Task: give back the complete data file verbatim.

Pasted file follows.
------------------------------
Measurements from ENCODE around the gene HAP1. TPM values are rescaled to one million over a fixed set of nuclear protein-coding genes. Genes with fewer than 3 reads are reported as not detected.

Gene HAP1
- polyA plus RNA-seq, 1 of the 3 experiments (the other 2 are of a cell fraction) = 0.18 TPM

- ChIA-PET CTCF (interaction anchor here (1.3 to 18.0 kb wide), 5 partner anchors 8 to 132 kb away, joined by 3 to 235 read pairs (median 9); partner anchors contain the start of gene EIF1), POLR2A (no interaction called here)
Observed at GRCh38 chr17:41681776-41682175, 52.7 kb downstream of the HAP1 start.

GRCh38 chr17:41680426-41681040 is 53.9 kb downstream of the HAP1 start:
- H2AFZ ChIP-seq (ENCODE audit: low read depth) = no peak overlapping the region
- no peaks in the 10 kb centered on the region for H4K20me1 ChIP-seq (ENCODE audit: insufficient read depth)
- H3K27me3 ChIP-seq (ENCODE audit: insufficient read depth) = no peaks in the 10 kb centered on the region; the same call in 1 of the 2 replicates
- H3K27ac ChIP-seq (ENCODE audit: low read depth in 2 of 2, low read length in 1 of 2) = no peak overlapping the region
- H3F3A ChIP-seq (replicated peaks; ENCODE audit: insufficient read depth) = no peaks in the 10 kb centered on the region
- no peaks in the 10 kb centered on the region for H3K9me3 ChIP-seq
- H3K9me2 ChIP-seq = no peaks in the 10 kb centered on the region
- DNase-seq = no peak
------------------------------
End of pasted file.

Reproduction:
Measurements from ENCODE around the gene HAP1. TPM values are rescaled to one million over a fixed set of nuclear protein-coding genes. Genes with fewer than 3 reads are reported as not detected.

Gene HAP1
- polyA plus RNA-seq, 1 of the 3 experiments (the other 2 are of a cell fraction) = 0.18 TPM

- ChIA-PET CTCF (interaction anchor here (1.3 to 18.0 kb wide), 5 partner anchors 8 to 132 kb away, joined by 3 to 235 read pairs (median 9); partner anchors contain the start of gene EIF1), POLR2A (no interaction called here)
Observed at GRCh38 chr17:41681776-41682175, 52.7 kb downstream of the HAP1 start.

GRCh38 chr17:41680426-41681040 is 53.9 kb downstream of the HAP1 start:
- H2AFZ ChIP-seq (ENCODE audit: low read depth) = no peak overlapping the region
- no peaks in the 10 kb centered on the region for H4K20me1 ChIP-seq (ENCODE audit: insufficient read depth)
- H3K27me3 ChIP-seq (ENCODE audit: insufficient read depth) = no peaks in the 10 kb centered on the region; the same call in 1 of the 2 replicates
- H3K27ac ChIP-seq (ENCODE audit: low read depth in 2 of 2, low read length in 1 of 2) = no peak overlapping the region
- H3F3A ChIP-seq (replicated peaks; ENCODE audit: insufficient read depth) = no peaks in the 10 kb centered on the region
- no peaks in the 10 kb centered on the region for H3K9me3 ChIP-seq
- H3K9me2 ChIP-seq = no peaks in the 10 kb centered on the region
- DNase-seq = no peak